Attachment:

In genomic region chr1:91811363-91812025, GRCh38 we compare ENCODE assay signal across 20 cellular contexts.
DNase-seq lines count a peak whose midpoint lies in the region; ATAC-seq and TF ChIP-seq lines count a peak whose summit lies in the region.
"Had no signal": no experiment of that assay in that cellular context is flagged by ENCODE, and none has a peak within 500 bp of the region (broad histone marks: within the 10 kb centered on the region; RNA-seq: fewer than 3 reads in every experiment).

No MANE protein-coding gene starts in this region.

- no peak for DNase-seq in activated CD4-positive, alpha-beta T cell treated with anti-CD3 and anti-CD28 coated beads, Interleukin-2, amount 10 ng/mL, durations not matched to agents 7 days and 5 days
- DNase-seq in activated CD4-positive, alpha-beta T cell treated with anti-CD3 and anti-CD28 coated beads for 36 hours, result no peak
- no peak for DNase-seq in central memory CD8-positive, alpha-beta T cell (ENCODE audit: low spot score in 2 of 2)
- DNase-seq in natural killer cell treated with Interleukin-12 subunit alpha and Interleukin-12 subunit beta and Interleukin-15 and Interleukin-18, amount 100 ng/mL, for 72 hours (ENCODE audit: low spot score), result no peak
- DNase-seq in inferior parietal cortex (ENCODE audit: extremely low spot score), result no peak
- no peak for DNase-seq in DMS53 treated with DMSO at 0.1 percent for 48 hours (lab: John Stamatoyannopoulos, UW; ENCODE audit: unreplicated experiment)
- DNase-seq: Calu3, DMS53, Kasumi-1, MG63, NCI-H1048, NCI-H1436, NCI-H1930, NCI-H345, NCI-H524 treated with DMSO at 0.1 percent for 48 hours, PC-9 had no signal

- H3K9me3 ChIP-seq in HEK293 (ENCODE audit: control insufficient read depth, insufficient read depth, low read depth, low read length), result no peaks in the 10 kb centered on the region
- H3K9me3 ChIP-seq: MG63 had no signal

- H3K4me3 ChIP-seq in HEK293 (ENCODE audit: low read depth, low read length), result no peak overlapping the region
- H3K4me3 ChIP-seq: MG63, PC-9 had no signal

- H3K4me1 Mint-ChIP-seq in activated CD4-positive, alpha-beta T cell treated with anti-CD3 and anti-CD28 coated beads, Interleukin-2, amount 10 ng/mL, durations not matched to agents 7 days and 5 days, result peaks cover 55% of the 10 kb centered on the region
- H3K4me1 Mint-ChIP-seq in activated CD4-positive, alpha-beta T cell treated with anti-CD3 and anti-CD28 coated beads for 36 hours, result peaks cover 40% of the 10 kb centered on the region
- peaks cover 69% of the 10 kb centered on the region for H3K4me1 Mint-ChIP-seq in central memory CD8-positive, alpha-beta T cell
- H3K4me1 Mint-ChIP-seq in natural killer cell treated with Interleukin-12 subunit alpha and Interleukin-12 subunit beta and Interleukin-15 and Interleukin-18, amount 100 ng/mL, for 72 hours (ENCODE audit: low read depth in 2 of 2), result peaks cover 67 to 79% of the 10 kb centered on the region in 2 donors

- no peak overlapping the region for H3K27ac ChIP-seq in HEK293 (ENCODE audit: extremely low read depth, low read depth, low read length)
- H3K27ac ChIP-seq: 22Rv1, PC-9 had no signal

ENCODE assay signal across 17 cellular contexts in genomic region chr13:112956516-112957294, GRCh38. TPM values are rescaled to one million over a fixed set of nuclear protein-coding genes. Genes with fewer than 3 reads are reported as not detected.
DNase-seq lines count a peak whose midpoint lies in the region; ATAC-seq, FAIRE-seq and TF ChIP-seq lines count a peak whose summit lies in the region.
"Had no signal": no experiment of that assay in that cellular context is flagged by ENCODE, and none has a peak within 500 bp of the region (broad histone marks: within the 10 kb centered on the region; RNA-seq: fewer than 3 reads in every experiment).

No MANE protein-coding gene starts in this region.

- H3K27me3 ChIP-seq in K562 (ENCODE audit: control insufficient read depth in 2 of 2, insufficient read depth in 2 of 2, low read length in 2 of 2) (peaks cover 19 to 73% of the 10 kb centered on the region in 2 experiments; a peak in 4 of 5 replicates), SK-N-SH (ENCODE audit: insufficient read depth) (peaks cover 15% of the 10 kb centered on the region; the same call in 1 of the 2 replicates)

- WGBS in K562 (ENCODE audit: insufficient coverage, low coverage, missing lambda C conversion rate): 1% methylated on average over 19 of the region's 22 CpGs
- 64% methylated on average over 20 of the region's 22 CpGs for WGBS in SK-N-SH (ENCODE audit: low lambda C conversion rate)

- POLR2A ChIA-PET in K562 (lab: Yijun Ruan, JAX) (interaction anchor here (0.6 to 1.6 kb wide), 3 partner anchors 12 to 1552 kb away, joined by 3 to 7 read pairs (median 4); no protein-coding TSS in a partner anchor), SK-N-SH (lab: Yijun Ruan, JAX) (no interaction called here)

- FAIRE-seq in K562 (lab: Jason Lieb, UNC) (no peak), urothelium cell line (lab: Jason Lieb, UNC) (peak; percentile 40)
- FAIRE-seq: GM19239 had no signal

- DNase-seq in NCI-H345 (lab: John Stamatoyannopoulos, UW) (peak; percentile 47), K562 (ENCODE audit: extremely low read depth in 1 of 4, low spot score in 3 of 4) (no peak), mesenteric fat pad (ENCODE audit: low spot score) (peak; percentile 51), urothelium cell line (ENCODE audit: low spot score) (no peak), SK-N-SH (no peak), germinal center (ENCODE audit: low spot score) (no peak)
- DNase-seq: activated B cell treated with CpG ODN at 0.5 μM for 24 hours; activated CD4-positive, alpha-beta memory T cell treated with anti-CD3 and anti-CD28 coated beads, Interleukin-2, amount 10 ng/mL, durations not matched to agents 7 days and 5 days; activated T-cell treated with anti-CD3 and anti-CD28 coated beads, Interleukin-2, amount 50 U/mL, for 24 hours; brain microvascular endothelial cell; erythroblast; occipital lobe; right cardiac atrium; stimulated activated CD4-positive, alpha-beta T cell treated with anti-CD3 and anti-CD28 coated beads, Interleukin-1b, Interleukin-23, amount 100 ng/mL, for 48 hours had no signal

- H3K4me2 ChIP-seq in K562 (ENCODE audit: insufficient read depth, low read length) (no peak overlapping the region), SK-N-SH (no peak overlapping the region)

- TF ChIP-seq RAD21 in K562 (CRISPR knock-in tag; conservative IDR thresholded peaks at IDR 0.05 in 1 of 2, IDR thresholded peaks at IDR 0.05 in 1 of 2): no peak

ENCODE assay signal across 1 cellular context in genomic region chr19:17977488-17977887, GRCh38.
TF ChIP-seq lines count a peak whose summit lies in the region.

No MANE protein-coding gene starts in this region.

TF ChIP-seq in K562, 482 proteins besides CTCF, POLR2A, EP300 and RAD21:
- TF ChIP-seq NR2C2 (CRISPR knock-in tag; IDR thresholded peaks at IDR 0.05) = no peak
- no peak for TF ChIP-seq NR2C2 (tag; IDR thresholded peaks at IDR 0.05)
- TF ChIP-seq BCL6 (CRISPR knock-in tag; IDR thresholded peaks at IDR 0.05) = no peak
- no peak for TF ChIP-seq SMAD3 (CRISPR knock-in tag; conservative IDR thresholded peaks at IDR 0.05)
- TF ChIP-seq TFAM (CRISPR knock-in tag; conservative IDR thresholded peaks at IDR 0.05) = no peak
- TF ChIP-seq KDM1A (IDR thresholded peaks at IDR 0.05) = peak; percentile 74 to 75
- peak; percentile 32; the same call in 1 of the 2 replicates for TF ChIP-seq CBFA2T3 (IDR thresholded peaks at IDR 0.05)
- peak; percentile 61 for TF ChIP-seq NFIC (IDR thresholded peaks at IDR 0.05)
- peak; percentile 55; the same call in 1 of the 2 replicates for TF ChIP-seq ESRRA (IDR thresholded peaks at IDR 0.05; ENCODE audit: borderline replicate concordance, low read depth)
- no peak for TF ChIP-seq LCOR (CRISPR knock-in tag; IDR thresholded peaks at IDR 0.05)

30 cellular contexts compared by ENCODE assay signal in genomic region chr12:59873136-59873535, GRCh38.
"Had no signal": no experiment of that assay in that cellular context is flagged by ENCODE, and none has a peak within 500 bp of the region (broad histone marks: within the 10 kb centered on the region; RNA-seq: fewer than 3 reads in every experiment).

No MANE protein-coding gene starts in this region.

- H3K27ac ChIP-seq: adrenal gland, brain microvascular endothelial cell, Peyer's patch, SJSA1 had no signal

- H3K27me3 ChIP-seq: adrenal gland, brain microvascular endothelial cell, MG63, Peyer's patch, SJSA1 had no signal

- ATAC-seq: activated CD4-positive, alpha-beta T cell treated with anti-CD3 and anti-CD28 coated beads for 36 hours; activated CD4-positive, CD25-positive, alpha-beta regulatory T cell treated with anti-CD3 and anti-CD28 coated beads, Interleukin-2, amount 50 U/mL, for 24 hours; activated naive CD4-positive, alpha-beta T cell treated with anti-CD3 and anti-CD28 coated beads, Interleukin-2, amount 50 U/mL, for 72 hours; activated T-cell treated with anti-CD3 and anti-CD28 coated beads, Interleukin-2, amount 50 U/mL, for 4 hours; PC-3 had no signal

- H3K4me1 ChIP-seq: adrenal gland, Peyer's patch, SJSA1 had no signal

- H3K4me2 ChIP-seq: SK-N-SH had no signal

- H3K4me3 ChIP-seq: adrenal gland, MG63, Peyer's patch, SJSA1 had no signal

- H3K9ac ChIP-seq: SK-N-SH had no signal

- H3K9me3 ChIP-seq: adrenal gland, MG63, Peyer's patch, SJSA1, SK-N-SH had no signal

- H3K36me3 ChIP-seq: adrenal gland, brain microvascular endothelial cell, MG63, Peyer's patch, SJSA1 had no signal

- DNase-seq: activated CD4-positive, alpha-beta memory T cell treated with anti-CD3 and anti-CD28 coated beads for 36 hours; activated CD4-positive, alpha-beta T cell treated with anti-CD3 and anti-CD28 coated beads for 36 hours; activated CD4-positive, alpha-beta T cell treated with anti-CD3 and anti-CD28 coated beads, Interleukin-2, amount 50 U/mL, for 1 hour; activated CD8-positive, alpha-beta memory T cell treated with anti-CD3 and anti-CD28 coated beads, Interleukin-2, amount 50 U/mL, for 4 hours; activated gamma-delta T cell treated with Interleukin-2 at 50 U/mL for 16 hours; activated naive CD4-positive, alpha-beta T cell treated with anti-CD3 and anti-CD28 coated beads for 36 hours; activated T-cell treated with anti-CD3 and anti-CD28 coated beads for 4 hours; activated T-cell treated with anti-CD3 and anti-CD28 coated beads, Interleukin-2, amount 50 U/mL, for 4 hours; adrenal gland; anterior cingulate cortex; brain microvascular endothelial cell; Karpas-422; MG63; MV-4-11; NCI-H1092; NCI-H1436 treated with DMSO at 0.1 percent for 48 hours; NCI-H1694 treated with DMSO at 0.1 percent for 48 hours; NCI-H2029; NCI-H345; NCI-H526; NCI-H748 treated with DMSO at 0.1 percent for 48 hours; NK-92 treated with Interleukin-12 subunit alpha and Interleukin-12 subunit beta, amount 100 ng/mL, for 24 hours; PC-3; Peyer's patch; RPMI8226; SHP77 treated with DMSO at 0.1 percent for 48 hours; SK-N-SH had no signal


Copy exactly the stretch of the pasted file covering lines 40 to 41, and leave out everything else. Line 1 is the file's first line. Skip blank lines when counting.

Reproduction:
- TF ChIP-seq NR2C2 (CRISPR knock-in tag; IDR thresholded peaks at IDR 0.05) = no peak
- no peak for TF ChIP-seq NR2C2 (tag; IDR thresholded peaks at IDR 0.05)